In a qualitative process evaluation of the Focus intervention, we saw that VET schools educating health personnel (the social and healthcare trade) were more prone to implement and make sense of the intervention . The current study underpins the importance of these observations, namely that students at social and healthcare VET schools in the intervention group were less likely to smoke at follow-up compared with their counterparts in the control group, while students attending other schools (technical and commercial VET schools as well as PBE schools) did not achieve the same positive outcomes.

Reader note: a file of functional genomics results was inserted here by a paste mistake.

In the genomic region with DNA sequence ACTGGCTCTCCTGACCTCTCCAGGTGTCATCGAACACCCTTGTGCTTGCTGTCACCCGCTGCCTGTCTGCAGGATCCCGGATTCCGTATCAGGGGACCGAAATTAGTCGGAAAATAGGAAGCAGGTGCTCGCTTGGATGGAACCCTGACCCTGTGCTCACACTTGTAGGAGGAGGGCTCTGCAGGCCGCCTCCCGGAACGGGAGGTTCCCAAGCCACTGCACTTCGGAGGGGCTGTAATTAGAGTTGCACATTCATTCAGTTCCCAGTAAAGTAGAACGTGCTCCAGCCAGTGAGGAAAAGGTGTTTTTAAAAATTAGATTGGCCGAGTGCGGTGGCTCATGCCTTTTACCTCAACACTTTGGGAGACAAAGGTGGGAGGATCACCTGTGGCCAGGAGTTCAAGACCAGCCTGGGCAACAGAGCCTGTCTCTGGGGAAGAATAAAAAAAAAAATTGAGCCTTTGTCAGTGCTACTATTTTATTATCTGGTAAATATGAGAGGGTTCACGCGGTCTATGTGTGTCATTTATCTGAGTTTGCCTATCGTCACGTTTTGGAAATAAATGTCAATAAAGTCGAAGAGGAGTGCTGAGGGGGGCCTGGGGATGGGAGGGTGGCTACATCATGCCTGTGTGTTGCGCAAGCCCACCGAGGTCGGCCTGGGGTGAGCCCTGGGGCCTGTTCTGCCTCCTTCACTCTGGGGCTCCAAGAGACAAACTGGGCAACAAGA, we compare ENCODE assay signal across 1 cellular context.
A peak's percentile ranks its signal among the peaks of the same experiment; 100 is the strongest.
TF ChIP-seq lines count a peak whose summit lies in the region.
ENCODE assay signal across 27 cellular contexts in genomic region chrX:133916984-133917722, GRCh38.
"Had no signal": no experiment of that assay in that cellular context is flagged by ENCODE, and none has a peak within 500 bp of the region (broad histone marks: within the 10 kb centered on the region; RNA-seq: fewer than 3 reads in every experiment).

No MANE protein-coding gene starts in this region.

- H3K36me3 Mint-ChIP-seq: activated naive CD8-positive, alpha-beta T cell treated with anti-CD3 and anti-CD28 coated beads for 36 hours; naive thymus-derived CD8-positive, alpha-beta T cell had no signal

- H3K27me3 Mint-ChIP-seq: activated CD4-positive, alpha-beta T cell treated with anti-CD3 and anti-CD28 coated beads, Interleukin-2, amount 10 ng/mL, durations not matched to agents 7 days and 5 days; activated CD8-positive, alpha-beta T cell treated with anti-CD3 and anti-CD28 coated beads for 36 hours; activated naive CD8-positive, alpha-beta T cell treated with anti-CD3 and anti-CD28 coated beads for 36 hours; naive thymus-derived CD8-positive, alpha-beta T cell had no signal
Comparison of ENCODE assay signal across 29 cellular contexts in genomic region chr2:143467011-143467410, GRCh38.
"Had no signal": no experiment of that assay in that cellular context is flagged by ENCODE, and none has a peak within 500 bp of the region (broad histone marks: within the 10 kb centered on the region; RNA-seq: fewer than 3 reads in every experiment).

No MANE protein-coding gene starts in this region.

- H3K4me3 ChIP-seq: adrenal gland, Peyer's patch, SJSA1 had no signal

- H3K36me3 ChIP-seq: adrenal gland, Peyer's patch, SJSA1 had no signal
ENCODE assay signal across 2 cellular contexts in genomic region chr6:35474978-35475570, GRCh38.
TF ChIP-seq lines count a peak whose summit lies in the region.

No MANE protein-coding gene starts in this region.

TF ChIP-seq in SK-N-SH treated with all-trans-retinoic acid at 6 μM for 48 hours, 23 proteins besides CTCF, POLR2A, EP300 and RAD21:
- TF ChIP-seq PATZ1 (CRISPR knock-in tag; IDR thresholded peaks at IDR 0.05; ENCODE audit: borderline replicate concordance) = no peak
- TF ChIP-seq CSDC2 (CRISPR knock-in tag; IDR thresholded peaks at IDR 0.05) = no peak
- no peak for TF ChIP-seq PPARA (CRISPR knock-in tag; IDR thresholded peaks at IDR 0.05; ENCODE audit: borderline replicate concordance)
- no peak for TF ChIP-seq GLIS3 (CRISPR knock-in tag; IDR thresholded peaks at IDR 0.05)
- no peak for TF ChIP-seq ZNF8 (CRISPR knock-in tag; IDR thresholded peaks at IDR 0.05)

The intervention was more effective on girls’ smoking behavior than boys. Consequently, the intervention may have appealed more to girls than boys, which is important to bear in mind when interpreting the results. Other research has shown similar gender effects of health interventions and intervention adoption; thus, girls were more responsive to smoking preventive interventions and had more positive attitudes towards tobacco policies . Future research should be aware of these differences and further address how to design intervention components to appeal to boys and girls equally. The fact that intervention effects were seen for girls, social and healthcare VET schools, and schools where the intervention was implemented in full, may reflect the same underlying finding; hence, the proportion of girls at social and healthcare VET schools is high compared to the other school types, and most of the social and healthcare VET schools had implemented the intervention in full. Due to limited power, further subgroup analyses based on gender within school types were not possible. Nonetheless, the findings speak to further actions within the VET setting and a focus on tailoring efforts to the specific VET setting so that all schools, even without a particular focus on health, can make sense of and perceive smoking preventive interventions to be in line with their school values and educational aims.